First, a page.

THE GLOBAL POSITIONING SERVICE (GPS) on which satellite navigation devices rely could begin to fail by next year, a report has warned.
The US Government Accountability Office (GAO), said that a lack of investment in satellites means that some are close to failing.
The US Air Force is said to be spending £1.3 billion to bring the US system up to date, but the GAO report says that repairs are not happening fast enough. The GPS network is run by the US military and rented by commercial firms internationally for sat-nav systems.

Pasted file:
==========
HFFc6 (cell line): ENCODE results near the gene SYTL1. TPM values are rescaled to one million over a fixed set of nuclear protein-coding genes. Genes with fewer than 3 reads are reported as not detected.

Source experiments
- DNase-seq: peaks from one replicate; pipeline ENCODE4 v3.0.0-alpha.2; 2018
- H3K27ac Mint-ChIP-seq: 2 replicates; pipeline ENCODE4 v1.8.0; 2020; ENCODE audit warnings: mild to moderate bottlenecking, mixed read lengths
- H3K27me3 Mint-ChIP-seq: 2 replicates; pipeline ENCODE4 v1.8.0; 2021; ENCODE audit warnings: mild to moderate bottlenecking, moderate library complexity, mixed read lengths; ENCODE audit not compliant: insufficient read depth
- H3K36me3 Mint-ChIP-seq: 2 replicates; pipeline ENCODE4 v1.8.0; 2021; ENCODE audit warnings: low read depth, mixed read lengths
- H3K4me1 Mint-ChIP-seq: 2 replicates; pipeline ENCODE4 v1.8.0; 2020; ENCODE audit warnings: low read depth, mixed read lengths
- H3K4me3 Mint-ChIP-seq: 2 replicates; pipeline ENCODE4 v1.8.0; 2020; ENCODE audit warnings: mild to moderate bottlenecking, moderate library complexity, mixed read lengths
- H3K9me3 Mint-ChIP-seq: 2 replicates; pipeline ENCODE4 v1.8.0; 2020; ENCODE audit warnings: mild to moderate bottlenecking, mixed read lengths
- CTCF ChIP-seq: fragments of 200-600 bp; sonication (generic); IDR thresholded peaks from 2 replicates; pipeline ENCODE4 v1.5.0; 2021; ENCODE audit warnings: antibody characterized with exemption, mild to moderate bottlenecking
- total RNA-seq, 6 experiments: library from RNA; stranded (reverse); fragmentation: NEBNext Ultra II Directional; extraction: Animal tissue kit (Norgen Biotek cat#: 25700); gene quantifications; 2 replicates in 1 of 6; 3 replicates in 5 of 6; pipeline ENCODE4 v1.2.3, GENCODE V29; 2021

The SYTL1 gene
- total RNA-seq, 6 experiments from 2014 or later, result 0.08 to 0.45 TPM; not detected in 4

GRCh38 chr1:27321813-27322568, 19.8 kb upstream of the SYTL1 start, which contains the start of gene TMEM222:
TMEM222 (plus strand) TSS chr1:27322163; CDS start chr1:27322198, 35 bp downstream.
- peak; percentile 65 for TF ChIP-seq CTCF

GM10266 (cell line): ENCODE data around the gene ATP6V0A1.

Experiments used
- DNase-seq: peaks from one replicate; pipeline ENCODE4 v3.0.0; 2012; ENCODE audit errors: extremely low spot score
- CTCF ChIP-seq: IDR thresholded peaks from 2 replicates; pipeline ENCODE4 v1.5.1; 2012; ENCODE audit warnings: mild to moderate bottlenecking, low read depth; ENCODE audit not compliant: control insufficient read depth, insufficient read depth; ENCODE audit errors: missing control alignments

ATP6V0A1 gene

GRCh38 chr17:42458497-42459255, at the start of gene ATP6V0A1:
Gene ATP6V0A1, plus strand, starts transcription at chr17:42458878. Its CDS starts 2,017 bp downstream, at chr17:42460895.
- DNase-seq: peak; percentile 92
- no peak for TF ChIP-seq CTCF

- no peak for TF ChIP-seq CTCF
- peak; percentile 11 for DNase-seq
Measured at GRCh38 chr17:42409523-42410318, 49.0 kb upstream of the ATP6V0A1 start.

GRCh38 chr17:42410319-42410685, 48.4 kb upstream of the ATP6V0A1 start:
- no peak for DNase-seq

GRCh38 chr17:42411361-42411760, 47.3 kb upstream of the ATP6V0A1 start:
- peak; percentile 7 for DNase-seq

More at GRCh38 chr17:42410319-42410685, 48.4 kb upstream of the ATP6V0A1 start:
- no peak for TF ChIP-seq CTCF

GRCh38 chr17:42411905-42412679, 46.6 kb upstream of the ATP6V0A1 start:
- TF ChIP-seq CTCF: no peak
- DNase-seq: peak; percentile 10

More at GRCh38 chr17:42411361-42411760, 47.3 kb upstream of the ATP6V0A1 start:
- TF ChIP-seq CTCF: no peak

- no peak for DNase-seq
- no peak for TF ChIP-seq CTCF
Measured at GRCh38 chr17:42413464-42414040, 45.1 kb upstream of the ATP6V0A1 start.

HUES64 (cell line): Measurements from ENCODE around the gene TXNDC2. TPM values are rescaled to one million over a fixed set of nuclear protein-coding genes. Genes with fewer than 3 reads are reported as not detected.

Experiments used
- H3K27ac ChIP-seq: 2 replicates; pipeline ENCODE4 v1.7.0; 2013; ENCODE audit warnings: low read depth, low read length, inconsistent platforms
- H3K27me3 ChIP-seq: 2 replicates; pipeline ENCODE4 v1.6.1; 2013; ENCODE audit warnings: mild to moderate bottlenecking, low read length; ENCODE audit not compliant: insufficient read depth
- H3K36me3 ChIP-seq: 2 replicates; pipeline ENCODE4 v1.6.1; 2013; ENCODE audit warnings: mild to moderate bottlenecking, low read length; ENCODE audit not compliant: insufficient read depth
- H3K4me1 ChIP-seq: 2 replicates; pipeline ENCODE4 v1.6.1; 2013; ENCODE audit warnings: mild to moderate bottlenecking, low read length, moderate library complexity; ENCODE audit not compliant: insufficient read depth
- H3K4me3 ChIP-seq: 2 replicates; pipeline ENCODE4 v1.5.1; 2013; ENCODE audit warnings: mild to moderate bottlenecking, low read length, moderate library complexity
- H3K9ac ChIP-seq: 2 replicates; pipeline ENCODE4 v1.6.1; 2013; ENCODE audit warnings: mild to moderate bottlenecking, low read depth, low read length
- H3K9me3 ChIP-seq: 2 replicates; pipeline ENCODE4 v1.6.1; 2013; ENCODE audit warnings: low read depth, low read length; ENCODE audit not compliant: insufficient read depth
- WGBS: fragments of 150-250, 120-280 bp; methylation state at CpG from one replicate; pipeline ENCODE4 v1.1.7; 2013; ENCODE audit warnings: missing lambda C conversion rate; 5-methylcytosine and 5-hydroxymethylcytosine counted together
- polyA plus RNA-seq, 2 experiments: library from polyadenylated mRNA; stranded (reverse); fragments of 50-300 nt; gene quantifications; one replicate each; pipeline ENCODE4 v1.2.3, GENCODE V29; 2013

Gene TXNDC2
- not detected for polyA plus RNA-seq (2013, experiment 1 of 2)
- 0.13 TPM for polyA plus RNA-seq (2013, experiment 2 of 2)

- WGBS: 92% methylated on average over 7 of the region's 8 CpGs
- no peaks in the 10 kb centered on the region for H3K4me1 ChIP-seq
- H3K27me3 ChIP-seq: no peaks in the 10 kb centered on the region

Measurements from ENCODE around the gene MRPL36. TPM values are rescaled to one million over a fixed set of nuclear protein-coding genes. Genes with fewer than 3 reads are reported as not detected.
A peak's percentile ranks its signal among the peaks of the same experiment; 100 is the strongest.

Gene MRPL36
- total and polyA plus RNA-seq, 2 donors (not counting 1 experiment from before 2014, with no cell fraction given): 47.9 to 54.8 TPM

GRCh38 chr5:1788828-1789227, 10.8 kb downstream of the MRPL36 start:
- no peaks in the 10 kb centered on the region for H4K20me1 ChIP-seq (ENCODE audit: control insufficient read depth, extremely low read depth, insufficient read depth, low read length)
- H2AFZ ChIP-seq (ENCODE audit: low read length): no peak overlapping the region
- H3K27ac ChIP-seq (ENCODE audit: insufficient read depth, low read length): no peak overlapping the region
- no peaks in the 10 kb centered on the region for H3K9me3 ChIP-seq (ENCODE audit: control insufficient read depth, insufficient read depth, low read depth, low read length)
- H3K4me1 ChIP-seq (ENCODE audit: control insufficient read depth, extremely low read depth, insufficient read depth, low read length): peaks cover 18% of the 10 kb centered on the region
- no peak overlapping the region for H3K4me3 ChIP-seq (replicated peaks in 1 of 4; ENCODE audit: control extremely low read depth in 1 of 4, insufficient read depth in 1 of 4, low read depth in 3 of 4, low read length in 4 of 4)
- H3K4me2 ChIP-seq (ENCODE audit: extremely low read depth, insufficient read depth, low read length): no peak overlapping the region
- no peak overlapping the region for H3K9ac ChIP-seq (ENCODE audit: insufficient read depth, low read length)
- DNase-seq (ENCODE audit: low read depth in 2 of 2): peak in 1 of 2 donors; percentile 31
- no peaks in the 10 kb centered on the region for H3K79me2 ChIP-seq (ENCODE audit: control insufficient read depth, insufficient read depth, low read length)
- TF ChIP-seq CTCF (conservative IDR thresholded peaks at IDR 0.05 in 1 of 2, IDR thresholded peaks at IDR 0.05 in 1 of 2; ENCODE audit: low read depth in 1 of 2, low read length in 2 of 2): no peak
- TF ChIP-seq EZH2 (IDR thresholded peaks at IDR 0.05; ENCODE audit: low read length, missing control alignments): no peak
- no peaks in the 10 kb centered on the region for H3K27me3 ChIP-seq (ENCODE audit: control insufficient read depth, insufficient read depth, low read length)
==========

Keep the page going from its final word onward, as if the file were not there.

"It is uncertain whether the Air Force will be able to acquire new satellites in time to maintain current GPS service without interruption," said the report.
"If not, some military operations and some civilian users could be adversely affected," the GAO warned.
The only other such network in place today is the Glonass Russian satellite system, which currently has only 19 operational satellites, with 24 needed to cover the whole globe.
The US system currently has 31 satellites operating, but a number of them are more than four years past their design lifetime.
The GAO predicts a one in five chance that the fleet will drop below 24 at times in 2011 and 2012.
China hopes to have its own GPS system operational by 2011 and the EU's Galileo system, a non-military operation, is expected to have just four satellites on the network by 2011. µ
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